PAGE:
Dietary Polyunsaturated Fat Intake in Relation to Head and Neck, Esophageal, and Gastric Cancer Incidence in the National Institutes of Health–AARP Diet and Health Study

Shawn A. Zamani; Kathleen M. McClain; Barry I. Graubard; Linda M. Liao; Christian C. Abnet; Michael B. Cook; Jessica L. Petrick

Disclosures

Am J Epidemiol. 2020;189(10):1096-1113. 

In This Article

Abstract and Introduction

Abstract

Recent epidemiologic studies have examined the association of fish consumption with upper gastrointestinal cancer risk, but the associations with n-3 and n-6 polyunsaturated fatty acid (PUFA) subtypes remain unclear. Using the National Institutes of Health–AARP Diet and Health Study (United States, 1995–2011), we prospectively investigated the associations of PUFA subtypes, ratios, and fish with the incidence of head and neck cancer (HNC; n = 2,453), esophageal adenocarcinoma (EA; n = 855), esophageal squamous cell carcinoma (n = 267), and gastric cancer (cardia: n = 603; noncardia: n = 631) among 468,952 participants (median follow-up, 15.5 years). A food frequency questionnaire assessed diet. Multivariable-adjusted hazard ratios were estimated using Cox proportional hazards regression. A Benjamini-Hochberg (BH) procedure was used for false-discovery control. Long-chain n-3 PUFAs were associated with a 20% decreased HNC and EA risk (for HNC, quintile5 vs. 1 hazard ratio = 0.81, 95% confidence interval: 0.71, 0.92, and BH-adjusted P trend = 0.001; and for EA, quintile5 vs. 1 hazard ratio = 0.79, 95% confidence interval: 0.64, 0.98, and BH-adjusted P trend = 0.1). Similar associations were observed for nonfried fish but only for high intake. Further, the ratio of long-chain n-3:n-6 was associated with a decreased HNC and EA risk. No consistent associations were observed for gastric cancer. Our results indicate that dietary long-chain n-3 PUFA and nonfried fish intake are associated with lower HNC and EA risk.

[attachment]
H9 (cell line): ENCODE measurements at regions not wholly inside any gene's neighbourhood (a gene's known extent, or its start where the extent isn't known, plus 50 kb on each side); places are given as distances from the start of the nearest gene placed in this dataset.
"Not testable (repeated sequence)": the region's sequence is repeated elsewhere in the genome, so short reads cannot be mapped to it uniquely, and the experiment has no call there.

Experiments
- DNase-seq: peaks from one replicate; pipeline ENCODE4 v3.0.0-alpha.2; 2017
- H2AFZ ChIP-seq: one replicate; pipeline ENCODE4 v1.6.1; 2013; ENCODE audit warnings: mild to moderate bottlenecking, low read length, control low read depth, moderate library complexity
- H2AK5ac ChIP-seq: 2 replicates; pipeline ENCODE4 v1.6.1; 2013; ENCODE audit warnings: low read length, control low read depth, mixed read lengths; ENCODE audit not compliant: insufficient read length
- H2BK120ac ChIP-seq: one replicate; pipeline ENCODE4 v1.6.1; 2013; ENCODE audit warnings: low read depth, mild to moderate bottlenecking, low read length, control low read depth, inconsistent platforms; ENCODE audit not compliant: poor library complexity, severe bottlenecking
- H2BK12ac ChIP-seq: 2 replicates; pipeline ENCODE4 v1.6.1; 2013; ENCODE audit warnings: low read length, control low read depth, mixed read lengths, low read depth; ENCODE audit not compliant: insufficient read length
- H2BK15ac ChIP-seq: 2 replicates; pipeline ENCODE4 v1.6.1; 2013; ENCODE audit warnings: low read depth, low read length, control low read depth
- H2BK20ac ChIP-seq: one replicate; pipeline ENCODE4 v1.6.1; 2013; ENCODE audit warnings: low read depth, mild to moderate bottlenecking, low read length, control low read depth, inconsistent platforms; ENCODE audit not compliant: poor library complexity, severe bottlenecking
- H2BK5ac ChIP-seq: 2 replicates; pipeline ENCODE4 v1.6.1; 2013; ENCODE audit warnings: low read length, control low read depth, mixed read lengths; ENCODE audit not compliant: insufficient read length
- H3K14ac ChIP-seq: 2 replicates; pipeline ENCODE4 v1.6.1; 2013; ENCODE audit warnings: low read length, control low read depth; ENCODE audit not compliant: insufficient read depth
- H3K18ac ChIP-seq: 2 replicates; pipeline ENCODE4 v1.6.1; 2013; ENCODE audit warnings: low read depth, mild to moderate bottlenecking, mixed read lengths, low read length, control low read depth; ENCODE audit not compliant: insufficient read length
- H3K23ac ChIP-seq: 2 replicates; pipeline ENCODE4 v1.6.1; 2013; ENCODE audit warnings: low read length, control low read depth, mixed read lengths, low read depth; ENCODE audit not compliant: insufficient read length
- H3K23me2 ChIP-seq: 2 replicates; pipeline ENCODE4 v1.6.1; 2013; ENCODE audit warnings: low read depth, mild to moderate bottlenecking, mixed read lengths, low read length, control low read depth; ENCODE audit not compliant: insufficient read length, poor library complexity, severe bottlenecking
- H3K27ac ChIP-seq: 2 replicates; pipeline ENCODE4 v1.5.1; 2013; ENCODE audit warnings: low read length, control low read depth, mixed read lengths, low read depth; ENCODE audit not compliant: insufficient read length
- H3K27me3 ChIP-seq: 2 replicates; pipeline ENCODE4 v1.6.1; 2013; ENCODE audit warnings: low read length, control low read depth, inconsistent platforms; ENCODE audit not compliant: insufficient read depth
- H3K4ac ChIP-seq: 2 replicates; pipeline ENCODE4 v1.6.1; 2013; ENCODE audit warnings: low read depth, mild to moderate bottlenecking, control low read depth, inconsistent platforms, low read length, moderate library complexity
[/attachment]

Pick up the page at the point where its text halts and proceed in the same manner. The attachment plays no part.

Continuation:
Introduction

Polyunsaturated fatty acids (PUFAs) are fatty acids containing more than 1 double bond. Fish and other marine meats are rich sources of n-3 PUFAs, which have antiinflammatory properties and suppress tumor progression for several cancer types.[1–4] In contrast, n-6 PUFAs, which are primarily found in nonmarine oil-rich diets, exhibit carcinogenic properties.[5] The n-3 PUFAs can competitively inhibit n-6 PUFAs, which results in modulation of inflammation, cellular proliferation, apoptosis, angiogenesis, and metastasis.[6] Thus, a higher n-3:n-6 PUFA ratio might be associated with a reduced risk of developing cancer.

Upper gastrointestinal (UGI) cancers represent an etiologically diverse group of cancers and can be divided by histologic classifications (i.e., squamous cell carcinoma or adenocarcinoma). Head and neck cancers (HNCs) are squamous cell carcinomas that occur in the oral cavity, pharynx, or larynx.[7] Primary risk factors for HNCs include tobacco use and alcohol consumption.[8–11] Esophageal cancer includes squamous cell carcinoma (ESCC), which can occur throughout the esophagus, and adenocarcinoma (EA), which typically develops near the gastroesophageal junction.[12,13] As with HNCs, the primary risk factors for ESCC are tobacco use and alcohol consumption.[14] In addition to tobacco use,[15] gastroesophageal reflux disease[16] and obesity[17] are the primary risk factors for EA. Gastric cancers are categorized into cardia and noncardia adenocarcinomas (GCA and NCGA, respectively).[18] Risk factors for GCA are similar to EA,[15–17] while primary risk factors for NCGA include Helicobacter pylori infection[18] and tobacco use.[14] Worldwide, ESCC and NCGA account for most types of esophageal and gastric cancer. In the United States and other Western countries, incidence of EA and GCA cases has rapidly increased.[12,13] However, prognosis remains poor for all of these cancers.[19,20]

Recent epidemiologic studies have examined the association of fish, total PUFAs, and n-3 fatty acid intake with risk of UGI cancers,[21–23] but the associations with n-3 and n-6 fatty acid subtypes (e.g., α-linolenic acid and linoleic acid), PUFA intake ratio (i.e., n-3:n-6), or fish high in n-3 versus n-6 fatty acids remain unclear. Clarifying these associations might elucidate the underlying etiology. Thus, we prospectively investigated the association of dietary PUFA subtypes, ratios, and fish with the incidence of head and neck, esophageal, and gastric cancers using the National Institutes of Health (NIH)-AARP Diet and Health Study.

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